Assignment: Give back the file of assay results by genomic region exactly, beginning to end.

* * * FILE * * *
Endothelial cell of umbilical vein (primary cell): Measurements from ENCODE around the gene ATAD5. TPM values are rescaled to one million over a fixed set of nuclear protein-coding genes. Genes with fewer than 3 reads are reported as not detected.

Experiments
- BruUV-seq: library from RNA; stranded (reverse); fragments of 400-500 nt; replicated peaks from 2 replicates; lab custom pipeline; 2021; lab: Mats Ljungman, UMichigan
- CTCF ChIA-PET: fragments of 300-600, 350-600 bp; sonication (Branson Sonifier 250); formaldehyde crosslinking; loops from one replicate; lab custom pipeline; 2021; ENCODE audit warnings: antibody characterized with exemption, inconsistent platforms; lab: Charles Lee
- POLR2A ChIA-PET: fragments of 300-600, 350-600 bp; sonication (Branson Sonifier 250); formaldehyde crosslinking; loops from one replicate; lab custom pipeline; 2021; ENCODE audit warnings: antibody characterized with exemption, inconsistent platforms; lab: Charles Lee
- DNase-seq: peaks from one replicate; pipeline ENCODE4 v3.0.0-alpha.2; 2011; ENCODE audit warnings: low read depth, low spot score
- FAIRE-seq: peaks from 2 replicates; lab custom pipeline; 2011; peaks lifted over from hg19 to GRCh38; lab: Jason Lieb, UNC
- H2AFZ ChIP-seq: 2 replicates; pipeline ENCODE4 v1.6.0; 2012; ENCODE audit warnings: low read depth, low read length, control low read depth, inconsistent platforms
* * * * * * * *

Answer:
Endothelial cell of umbilical vein (primary cell): Measurements from ENCODE around the gene ATAD5. TPM values are rescaled to one million over a fixed set of nuclear protein-coding genes. Genes with fewer than 3 reads are reported as not detected.

Experiments
- BruUV-seq: library from RNA; stranded (reverse); fragments of 400-500 nt; replicated peaks from 2 replicates; lab custom pipeline; 2021; lab: Mats Ljungman, UMichigan
- CTCF ChIA-PET: fragments of 300-600, 350-600 bp; sonication (Branson Sonifier 250); formaldehyde crosslinking; loops from one replicate; lab custom pipeline; 2021; ENCODE audit warnings: antibody characterized with exemption, inconsistent platforms; lab: Charles Lee
- POLR2A ChIA-PET: fragments of 300-600, 350-600 bp; sonication (Branson Sonifier 250); formaldehyde crosslinking; loops from one replicate; lab custom pipeline; 2021; ENCODE audit warnings: antibody characterized with exemption, inconsistent platforms; lab: Charles Lee
- DNase-seq: peaks from one replicate; pipeline ENCODE4 v3.0.0-alpha.2; 2011; ENCODE audit warnings: low read depth, low spot score
- FAIRE-seq: peaks from 2 replicates; lab custom pipeline; 2011; peaks lifted over from hg19 to GRCh38; lab: Jason Lieb, UNC
- H2AFZ ChIP-seq: 2 replicates; pipeline ENCODE4 v1.6.0; 2012; ENCODE audit warnings: low read depth, low read length, control low read depth, inconsistent platforms